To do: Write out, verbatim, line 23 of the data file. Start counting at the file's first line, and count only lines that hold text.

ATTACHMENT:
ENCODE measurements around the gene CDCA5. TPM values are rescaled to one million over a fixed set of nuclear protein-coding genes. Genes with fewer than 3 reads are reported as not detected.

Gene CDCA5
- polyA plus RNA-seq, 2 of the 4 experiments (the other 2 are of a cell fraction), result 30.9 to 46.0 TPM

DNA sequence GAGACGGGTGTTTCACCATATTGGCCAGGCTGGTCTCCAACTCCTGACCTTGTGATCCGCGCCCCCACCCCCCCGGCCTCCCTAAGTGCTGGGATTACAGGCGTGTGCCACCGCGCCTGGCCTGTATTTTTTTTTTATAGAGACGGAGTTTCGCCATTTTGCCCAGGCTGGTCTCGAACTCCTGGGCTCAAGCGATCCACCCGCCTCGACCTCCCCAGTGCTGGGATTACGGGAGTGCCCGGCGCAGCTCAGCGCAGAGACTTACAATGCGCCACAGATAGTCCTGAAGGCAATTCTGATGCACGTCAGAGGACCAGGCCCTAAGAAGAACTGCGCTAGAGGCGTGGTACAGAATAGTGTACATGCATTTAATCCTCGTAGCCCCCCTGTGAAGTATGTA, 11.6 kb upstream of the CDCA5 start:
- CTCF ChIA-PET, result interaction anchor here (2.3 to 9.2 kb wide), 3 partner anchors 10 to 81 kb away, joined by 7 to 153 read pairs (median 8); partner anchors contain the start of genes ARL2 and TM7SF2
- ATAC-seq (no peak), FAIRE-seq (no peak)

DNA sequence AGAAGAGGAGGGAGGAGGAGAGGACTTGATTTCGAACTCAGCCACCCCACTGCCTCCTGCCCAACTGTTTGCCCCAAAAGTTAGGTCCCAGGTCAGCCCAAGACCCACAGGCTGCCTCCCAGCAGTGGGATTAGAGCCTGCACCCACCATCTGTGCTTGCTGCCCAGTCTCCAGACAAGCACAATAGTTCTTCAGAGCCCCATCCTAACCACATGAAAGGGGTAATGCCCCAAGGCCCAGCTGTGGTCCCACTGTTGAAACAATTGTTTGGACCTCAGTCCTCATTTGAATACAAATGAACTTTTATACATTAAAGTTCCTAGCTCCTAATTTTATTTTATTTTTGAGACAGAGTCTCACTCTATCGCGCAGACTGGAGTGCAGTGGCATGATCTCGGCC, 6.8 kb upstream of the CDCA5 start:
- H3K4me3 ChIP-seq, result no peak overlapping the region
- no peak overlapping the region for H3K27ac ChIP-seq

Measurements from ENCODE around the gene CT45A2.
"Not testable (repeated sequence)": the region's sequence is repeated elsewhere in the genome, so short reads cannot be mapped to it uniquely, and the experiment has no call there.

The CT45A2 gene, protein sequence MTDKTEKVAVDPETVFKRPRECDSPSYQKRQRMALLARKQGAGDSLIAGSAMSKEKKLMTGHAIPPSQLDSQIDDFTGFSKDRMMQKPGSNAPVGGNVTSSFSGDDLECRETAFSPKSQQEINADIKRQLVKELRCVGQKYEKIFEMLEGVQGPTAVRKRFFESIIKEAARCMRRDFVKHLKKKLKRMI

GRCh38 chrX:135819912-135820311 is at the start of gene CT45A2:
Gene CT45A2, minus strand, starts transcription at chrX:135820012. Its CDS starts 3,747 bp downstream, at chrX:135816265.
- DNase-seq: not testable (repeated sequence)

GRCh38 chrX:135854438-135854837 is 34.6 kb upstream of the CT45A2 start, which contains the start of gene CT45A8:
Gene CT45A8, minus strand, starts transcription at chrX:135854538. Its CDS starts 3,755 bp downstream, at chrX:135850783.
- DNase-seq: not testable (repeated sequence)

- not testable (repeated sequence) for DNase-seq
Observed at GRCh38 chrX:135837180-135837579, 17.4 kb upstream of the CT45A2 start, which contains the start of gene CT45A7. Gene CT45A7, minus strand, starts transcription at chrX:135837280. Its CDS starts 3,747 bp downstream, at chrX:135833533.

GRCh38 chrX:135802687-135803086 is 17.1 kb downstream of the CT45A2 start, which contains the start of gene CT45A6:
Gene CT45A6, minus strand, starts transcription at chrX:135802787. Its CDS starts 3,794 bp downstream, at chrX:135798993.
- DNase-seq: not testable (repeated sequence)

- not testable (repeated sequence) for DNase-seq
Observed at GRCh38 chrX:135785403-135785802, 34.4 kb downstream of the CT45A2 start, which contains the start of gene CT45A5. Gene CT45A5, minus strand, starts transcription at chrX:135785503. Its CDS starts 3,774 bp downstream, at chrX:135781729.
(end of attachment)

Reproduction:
- DNase-seq: not testable (repeated sequence)